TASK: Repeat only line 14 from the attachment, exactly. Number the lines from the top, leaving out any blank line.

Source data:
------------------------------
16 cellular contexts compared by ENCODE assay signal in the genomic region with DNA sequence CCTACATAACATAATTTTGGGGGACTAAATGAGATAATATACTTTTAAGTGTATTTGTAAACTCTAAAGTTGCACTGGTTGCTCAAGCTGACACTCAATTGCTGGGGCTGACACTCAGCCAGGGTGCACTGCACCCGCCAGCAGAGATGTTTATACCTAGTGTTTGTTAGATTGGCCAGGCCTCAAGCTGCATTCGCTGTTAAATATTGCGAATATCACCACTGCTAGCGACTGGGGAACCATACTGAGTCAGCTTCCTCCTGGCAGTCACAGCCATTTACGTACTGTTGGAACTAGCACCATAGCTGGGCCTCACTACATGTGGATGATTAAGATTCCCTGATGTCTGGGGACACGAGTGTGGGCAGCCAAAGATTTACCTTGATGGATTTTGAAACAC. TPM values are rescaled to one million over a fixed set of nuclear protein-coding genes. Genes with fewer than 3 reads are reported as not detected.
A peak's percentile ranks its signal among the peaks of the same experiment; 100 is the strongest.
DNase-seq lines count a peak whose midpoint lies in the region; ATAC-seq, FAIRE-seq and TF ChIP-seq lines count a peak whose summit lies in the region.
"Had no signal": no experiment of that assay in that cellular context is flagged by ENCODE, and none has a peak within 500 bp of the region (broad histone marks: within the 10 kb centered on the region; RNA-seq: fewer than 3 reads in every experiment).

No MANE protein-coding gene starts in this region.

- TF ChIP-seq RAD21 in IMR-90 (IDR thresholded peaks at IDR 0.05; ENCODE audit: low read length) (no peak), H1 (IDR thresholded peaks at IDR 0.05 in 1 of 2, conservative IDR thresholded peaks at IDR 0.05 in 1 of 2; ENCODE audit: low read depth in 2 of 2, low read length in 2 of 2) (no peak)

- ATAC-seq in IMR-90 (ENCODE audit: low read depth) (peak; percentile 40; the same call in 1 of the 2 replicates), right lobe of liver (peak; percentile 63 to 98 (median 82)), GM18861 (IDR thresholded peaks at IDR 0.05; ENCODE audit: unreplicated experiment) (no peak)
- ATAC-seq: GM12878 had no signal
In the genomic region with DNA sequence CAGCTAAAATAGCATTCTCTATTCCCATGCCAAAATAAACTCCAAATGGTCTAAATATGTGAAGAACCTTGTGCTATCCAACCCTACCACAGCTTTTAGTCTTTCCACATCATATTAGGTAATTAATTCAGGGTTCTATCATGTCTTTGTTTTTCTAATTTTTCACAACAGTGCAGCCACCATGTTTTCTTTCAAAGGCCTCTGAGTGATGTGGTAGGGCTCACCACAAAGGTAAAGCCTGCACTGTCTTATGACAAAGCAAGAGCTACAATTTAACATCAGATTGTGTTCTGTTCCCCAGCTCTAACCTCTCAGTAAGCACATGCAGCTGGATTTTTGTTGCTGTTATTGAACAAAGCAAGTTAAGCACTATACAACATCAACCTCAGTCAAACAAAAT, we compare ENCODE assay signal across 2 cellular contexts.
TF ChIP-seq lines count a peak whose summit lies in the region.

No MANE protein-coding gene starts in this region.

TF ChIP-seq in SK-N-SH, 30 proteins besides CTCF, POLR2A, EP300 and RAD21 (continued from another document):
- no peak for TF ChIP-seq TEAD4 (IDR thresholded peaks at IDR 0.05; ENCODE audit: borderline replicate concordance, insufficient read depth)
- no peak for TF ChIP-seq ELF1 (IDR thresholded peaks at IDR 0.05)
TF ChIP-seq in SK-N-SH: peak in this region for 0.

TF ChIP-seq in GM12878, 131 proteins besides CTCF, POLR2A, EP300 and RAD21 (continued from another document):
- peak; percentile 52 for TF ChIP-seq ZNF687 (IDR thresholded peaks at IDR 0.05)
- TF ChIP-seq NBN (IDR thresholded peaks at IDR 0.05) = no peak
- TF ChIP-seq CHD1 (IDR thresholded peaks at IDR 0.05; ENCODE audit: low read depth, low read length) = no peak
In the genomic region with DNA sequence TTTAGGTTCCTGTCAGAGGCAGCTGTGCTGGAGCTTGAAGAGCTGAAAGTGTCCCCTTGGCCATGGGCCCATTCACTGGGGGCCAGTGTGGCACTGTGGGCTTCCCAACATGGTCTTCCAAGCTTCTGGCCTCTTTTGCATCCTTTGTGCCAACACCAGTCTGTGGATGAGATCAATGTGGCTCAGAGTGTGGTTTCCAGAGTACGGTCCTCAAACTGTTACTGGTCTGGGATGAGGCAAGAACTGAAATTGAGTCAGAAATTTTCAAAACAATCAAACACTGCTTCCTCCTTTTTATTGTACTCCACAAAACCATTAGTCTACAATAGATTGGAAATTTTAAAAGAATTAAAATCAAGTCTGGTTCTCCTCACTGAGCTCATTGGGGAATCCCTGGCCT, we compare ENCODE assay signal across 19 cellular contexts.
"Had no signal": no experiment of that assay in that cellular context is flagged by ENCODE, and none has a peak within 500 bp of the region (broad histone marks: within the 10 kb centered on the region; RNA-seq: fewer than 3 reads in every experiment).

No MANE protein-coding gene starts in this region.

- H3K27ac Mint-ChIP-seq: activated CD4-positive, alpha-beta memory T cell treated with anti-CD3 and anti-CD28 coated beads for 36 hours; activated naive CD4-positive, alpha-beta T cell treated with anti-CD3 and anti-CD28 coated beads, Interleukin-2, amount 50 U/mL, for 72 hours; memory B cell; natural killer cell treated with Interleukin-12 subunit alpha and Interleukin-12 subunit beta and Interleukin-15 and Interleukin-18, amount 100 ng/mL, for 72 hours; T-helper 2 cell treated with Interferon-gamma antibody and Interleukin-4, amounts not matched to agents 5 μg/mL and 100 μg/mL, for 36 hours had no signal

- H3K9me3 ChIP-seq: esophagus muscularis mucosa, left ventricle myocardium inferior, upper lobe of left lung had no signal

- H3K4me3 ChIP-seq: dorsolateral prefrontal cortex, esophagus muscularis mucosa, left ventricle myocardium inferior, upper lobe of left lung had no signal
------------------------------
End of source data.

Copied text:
- no peak for TF ChIP-seq ELF1 (IDR thresholded peaks at IDR 0.05)